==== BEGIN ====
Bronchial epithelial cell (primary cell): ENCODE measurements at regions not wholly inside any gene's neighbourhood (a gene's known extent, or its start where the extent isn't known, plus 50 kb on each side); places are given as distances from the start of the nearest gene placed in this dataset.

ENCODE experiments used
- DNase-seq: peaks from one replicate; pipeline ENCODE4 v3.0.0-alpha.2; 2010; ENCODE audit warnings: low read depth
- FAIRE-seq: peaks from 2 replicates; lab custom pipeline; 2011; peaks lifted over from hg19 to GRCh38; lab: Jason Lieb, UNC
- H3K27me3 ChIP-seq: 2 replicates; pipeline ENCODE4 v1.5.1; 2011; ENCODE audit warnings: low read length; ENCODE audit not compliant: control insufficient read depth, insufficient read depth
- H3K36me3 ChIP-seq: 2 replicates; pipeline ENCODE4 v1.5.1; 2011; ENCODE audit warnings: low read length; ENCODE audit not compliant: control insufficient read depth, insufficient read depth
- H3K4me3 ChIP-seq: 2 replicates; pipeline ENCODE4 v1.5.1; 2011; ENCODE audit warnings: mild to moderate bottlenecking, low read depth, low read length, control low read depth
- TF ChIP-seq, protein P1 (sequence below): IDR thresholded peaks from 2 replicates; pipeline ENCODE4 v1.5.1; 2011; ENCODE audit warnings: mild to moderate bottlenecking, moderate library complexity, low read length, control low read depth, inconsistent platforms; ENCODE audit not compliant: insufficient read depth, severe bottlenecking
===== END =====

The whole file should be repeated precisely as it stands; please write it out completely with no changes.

Bronchial epithelial cell (primary cell): ENCODE measurements at regions not wholly inside any gene's neighbourhood (a gene's known extent, or its start where the extent isn't known, plus 50 kb on each side); places are given as distances from the start of the nearest gene placed in this dataset.

ENCODE experiments used
- DNase-seq: peaks from one replicate; pipeline ENCODE4 v3.0.0-alpha.2; 2010; ENCODE audit warnings: low read depth
- FAIRE-seq: peaks from 2 replicates; lab custom pipeline; 2011; peaks lifted over from hg19 to GRCh38; lab: Jason Lieb, UNC
- H3K27me3 ChIP-seq: 2 replicates; pipeline ENCODE4 v1.5.1; 2011; ENCODE audit warnings: low read length; ENCODE audit not compliant: control insufficient read depth, insufficient read depth
- H3K36me3 ChIP-seq: 2 replicates; pipeline ENCODE4 v1.5.1; 2011; ENCODE audit warnings: low read length; ENCODE audit not compliant: control insufficient read depth, insufficient read depth
- H3K4me3 ChIP-seq: 2 replicates; pipeline ENCODE4 v1.5.1; 2011; ENCODE audit warnings: mild to moderate bottlenecking, low read depth, low read length, control low read depth
- TF ChIP-seq, protein P1 (sequence below): IDR thresholded peaks from 2 replicates; pipeline ENCODE4 v1.5.1; 2011; ENCODE audit warnings: mild to moderate bottlenecking, moderate library complexity, low read length, control low read depth, inconsistent platforms; ENCODE audit not compliant: insufficient read depth, severe bottlenecking